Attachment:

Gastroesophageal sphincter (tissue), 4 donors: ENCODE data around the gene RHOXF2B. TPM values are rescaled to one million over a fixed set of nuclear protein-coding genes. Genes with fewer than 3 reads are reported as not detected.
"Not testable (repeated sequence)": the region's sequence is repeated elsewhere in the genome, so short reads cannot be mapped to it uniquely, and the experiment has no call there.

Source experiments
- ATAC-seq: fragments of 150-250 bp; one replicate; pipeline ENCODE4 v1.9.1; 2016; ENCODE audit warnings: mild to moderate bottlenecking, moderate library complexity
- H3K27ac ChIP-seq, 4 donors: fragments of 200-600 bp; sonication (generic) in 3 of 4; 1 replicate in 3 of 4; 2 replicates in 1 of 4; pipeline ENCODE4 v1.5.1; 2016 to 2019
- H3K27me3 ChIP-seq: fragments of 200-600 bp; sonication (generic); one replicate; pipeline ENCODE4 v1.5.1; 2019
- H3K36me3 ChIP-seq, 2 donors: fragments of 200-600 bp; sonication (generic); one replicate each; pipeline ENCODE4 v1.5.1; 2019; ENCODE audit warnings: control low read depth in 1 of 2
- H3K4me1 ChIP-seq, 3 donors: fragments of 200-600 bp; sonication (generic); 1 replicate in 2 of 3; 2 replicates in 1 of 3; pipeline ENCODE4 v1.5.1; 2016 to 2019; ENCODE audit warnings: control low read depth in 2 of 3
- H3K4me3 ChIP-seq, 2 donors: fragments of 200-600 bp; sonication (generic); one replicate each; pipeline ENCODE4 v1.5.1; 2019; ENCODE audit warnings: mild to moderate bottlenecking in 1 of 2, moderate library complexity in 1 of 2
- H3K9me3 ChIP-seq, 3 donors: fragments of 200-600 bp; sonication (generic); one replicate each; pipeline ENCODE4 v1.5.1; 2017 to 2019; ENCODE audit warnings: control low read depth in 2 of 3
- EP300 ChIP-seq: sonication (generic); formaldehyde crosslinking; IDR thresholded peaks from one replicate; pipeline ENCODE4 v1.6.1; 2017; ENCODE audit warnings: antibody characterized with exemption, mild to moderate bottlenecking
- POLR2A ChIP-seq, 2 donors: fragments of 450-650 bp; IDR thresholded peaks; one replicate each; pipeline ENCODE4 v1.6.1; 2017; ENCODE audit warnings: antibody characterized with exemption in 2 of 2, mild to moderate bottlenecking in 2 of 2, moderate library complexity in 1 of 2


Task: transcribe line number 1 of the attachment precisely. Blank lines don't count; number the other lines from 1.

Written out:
Gastroesophageal sphincter (tissue), 4 donors: ENCODE data around the gene RHOXF2B. TPM values are rescaled to one million over a fixed set of nuclear protein-coding genes. Genes with fewer than 3 reads are reported as not detected.